• In the 2000’s, they zeroed in on a re-defined version of the nuclear family: Two or more parents of any gender, either or all of them with careers. Women could be pretty if they wanted but it damn well wouldn’t stop them from doing anything else. Men — well, men still had a toxic masculinity problem.
  • In the 2010’s, everyone argued bitterly over the details of this new contract: Social programs, media depictions, heroes, sexual practices…

This summary is fanciful, of course. The reality is way too much of a mess to describe without, say, 1000 pages and a bunch of charts. But as I wrapped up my last piece of fish in tinfoil and brought it to the bike, my hastily scrawled list reassured me that a sort of collective progress was possible, and I was still surrounded by it even 400 miles from home.

On the other hand, if I walked around that restaurant and asked the other patrons what they thought of when they saw that ad, how different would their answers be?

All downhill from here.

Starting from another high elevation point, I had 30 miles to ride if I wanted to reach Goldfield, and 20 miles if I wanted to try camping at the Alkali Flat hot spring. I decided to make for the spring, and then divert to Goldfield if the camping didn’t look good there.

Nice un-crowded new highway.

So much glorious downhill, with such a wide shoulder! I enjoyed it while it lasted. The fork leading to Alkali Flat was going to be ten long miles of gravel.

The side road leading to the hot springs.

It was in pretty good shape for a gravel road. In only a few spots the gravel or dirt got separated into distinct layers, each of which drowned my tire and forced me to push the bike. Less than a quarter mile out of ten.

Do you see the lizard?

This is what you have to do when the sun is at exactly the wrong angle.

I decided to make use of the tripod I’d been hauling around for weeks, and set up a nice timed shot of me with the bike, looking adventurous!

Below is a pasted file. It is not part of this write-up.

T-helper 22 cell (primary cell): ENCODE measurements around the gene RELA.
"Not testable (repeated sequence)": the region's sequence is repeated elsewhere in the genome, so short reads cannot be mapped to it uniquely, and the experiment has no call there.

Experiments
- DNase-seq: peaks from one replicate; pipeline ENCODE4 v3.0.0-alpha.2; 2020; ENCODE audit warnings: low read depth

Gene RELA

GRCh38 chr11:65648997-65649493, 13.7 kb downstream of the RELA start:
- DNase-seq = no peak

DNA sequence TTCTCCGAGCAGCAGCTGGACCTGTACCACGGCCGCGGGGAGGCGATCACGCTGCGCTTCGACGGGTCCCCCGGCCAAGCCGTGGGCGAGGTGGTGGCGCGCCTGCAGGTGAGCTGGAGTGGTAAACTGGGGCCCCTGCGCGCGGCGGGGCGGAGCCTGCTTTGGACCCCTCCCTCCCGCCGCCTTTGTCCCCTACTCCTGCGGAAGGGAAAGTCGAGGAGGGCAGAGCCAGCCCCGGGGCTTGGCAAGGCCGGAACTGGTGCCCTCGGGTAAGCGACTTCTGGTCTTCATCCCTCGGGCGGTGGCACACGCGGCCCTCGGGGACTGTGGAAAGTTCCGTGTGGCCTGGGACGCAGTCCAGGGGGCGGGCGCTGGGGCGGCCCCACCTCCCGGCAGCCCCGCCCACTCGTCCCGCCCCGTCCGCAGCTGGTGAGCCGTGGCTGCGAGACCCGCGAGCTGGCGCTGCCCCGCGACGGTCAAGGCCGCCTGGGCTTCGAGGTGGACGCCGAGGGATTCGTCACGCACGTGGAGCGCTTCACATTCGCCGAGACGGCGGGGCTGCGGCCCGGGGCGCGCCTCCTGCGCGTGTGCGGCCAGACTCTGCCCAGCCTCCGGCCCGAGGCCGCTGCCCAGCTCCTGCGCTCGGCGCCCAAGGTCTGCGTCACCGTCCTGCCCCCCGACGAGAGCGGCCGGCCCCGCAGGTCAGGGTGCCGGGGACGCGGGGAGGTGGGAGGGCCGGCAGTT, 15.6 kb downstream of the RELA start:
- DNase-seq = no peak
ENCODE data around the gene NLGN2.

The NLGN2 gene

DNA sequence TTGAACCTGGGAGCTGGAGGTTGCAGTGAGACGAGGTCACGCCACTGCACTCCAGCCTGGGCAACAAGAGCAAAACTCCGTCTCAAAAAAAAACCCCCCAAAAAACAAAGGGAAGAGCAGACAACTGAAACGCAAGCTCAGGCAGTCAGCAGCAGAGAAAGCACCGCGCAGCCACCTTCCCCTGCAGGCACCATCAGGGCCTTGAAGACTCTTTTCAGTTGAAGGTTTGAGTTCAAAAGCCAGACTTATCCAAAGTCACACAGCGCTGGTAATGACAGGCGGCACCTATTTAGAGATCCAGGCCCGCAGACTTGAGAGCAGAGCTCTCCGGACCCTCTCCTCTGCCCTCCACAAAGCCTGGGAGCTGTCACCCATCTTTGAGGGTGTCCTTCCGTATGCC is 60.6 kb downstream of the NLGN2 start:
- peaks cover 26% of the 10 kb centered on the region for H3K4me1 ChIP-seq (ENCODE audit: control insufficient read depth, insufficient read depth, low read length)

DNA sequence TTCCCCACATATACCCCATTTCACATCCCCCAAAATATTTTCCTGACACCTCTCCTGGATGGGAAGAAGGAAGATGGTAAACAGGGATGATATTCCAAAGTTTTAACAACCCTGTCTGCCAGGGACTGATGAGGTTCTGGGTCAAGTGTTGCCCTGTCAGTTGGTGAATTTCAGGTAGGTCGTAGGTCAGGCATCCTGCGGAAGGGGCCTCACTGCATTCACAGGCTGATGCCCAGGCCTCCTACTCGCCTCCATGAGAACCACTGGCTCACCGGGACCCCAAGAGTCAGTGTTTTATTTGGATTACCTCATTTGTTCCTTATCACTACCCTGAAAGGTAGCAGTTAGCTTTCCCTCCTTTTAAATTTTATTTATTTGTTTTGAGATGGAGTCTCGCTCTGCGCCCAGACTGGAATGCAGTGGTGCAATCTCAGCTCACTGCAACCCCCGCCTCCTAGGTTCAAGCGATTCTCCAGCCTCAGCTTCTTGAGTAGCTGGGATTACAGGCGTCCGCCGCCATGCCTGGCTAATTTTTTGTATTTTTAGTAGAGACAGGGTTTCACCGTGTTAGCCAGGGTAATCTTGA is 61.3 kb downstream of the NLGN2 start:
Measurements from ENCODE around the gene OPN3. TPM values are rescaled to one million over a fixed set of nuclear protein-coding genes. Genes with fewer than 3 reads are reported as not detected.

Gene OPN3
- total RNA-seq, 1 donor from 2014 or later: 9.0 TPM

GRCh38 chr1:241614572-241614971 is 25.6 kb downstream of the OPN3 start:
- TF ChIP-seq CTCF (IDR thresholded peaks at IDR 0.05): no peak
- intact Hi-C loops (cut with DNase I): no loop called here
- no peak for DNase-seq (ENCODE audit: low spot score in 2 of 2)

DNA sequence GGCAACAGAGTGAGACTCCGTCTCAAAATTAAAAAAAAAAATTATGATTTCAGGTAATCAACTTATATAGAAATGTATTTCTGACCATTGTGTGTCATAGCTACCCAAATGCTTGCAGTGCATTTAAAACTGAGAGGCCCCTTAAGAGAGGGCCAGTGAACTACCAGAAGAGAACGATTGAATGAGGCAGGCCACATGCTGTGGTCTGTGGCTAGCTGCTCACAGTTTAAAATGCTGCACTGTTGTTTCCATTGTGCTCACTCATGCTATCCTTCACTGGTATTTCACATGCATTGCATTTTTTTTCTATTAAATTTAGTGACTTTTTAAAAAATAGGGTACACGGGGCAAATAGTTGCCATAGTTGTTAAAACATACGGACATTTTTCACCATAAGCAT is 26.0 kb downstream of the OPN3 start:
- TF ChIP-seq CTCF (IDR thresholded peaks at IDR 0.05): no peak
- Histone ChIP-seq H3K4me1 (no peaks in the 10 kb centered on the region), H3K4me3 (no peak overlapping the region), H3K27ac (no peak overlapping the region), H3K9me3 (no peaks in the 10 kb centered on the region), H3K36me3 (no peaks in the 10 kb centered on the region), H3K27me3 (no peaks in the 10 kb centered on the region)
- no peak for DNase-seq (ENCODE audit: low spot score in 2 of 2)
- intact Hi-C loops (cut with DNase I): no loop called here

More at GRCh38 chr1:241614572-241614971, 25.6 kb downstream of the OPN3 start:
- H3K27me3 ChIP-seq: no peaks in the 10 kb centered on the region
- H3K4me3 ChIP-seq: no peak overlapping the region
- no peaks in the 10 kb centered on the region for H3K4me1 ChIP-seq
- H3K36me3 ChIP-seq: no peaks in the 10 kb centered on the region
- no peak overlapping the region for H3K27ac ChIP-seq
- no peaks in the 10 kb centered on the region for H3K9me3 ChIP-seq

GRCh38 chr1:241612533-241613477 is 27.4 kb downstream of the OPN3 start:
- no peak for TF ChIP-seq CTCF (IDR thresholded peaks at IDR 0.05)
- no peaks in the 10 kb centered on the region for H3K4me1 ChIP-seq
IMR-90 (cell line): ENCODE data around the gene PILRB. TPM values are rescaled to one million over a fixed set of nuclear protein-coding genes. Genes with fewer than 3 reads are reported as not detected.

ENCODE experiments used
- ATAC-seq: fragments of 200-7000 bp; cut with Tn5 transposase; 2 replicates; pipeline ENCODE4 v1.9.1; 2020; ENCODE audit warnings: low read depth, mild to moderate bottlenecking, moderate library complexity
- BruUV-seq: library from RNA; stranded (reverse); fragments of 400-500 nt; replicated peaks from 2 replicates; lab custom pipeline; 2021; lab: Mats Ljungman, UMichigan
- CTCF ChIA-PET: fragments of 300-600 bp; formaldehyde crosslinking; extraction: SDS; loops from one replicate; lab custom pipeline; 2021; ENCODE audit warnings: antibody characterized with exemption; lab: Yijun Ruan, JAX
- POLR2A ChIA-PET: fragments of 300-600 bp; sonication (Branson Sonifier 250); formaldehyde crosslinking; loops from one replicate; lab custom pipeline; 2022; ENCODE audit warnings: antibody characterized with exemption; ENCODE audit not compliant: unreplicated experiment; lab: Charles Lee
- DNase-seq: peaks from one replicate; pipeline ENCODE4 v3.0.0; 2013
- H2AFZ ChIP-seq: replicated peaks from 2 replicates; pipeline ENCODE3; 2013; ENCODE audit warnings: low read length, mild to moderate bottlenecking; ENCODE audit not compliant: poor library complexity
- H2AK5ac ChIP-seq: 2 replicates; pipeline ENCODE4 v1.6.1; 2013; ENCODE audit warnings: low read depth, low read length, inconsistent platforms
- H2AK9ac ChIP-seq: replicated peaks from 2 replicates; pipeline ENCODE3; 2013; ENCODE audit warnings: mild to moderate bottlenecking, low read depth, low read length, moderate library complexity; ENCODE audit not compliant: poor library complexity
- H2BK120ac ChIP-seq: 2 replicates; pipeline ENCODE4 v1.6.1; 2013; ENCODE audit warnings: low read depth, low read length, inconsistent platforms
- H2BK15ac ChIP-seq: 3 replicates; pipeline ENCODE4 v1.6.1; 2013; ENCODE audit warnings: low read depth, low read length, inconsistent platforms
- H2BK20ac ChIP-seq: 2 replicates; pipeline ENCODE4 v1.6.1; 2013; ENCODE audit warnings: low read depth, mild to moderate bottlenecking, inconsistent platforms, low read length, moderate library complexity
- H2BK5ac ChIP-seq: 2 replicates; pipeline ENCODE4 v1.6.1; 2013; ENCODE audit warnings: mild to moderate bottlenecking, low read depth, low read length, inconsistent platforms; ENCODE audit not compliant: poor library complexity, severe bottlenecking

Who's a badass? This chump.

Just before reaching the spring, the road took a sharp left turn and got really crappy.

The second-worst road of the trip.

I passed a strange formation to my left: A wide pit had been excavated in the dirt, all around an abandoned truck, leaving the truck alone at the top of a plateau. Gotta get your art wherever you can out here!

This truck ain't goin' nowhere nowhow.

When I got to the spring, the first thing I noticed was a large square pool.

I thought that was the spring, and figured I could at least dip my feet in and enjoy the hot water, but a couple of locals sitting nearby told me that the actual spring was further up on the hillside. One of them pointed at two small pools, each only about ten feet square, one next to the other. Some trucks were parked right next to the first pool, and a family of at least 15 kids and adults was carousing and yelling and splashing around. A heap of abandoned picnic supplies lay on a big blanket nearby. The group looked like it would be hanging out until sunset at least.

No peace for me here. I decided to continue on to Goldfield, but first I would poke around a little abandoned building that seemed cool.

Dig that graffiti!

Pretty sure this is a Peanut Butter Crunch bird.

To my surprise, the road leading back to the highway towards Goldfield was newly paved, and an easy ride. I would have probably saved an hour using it instead of taking that damn gravel road earlier. Oh well! Satellite maps can’t be up-to-the-minute accurate. Commercial ones anyway. Free ones anyway.

I spotted many a cute roadside flower as I sipped water and listened to Paula Poundstone do her latest episode of the French Trump Press Conference.

The wind moved around to my back and gave me a welcome boost up the hill. I pedaled hard to take advantage of it, hoping to arrive in Goldfield early enough to find an open restaurant.

I was sort of victorious. There was a bar with some hotel rooms attached, and I got a room for two days. The guy running the bar seemed eerily familiar, like he was a relative of mine, or a co-conspirator in some high-school mayhem from long ago. He made me a little oven-baked pizza for ten bucks, which I gratefully devoured in the room.

Tomorrow I would explore this city and try to catch up on my work a little.

One Response to Goldfield And The Spring

  1. ankim says:

    hahaha too wholesome!!!!!!!! XD, many lizard friends here!